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Album review: 'The Doctor'


Mathias Sandberg

‘The Doctor’

Sandberg Music

There are many things I miss about the Rochester International Jazz Festival which, like just about everything live, was cancelled this past summer. High among them is the chance to hear adventurous Scandinavian jazz artists who are almost always new to me. That’s one of the reasons it felt good to discover guitarist Mathias Sandberg’s superb debut album, “The Doctor.”

Sandberg grew up in Finland, and after a brief stint at Berklee College of Music in Boston, he returned to his homeland and formed a band. The group, Dr. Sandberg’s Soul Clinic, didn’t last long — but Sandberg is still known as “The Doctor.” Let’s put all the medical puns aside except to say what is undeniably true: Sandberg operates with great precision and dexterity with his Ibanez electric guitar.

When he solos on tunes such as “Too Bad” or “Breakfast Blues,” his fingers just fly over the fretboard. But he’s more than a speed demon; his tone is gorgeous throughout. And on every track, Sandberg employs just the right mix of rhythm and lead guitar. It doesn’t hurt that his trio — with Zacharias Holmkvist on bass and Stefan Brokvist on drums — is as tight as it gets.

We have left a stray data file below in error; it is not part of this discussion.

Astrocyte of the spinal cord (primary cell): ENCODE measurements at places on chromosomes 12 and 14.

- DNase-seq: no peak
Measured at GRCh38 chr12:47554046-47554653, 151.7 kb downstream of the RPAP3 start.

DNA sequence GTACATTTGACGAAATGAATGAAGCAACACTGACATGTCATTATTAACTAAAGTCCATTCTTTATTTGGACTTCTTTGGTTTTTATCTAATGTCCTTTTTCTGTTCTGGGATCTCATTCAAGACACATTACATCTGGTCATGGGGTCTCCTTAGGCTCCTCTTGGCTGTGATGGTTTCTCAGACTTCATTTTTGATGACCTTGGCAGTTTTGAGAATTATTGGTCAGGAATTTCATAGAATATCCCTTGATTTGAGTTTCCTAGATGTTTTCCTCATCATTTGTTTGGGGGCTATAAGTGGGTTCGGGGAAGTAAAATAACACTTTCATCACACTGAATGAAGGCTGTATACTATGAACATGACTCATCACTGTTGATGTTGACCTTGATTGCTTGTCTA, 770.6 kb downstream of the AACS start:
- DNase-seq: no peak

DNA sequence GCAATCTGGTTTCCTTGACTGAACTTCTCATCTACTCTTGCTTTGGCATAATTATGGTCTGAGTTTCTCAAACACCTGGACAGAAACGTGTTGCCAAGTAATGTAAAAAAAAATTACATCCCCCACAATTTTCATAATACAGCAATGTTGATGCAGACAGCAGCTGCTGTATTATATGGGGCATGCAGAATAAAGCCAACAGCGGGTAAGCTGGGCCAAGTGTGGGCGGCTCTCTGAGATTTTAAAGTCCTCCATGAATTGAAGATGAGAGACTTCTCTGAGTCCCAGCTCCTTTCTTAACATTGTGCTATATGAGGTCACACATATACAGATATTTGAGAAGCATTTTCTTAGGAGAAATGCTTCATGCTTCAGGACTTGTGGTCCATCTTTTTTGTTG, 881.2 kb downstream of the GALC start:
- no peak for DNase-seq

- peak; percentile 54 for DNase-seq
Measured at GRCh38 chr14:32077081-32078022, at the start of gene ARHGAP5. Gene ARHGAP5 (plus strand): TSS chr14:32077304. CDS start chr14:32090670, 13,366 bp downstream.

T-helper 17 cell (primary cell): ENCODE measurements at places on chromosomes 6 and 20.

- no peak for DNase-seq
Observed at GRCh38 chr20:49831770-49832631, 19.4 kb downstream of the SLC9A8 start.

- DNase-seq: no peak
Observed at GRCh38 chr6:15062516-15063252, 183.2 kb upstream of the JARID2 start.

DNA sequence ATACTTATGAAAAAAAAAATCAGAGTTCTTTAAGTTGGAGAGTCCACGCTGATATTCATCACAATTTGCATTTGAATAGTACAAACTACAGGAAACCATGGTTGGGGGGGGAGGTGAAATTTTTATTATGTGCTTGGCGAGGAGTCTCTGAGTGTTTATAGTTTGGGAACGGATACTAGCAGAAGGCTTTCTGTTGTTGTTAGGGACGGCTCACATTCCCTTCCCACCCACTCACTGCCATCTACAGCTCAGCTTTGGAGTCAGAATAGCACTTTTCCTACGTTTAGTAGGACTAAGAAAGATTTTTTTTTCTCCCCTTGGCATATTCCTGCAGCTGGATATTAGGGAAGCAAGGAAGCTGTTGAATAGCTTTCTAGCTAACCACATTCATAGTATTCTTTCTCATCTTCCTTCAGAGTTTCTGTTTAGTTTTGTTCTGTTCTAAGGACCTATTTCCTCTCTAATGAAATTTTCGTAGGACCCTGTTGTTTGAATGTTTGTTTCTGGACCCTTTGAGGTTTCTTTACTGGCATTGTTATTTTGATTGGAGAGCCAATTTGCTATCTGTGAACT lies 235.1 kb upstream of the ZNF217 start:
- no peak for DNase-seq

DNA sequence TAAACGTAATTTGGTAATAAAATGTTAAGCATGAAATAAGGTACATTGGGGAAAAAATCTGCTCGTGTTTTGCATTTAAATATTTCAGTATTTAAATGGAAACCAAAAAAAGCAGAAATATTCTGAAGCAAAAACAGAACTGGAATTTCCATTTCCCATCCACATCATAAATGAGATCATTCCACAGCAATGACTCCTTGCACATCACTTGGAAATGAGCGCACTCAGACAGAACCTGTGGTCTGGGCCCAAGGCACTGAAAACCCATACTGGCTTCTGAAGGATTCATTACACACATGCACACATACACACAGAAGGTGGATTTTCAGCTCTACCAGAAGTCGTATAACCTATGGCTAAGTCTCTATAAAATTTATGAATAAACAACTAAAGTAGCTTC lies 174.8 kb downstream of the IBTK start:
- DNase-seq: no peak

Sandberg wrote seven of the album’s eight tunes, and they are unfailingly original. “Not Yet” has roots in a blues progression, but it’s such a fresh take on the genre, the connection isn’t necessarily obvious. Other tunes, such as “Brewin’,” are more overt contributions to the blues tradition. The album ends with a lovely, if melancholic rendition of “Twinkle Twinkle Little Star” alternating with the B section of John Coltrane’s “Naima.” That may sound like an unlikely mash-up, but it works beautifully.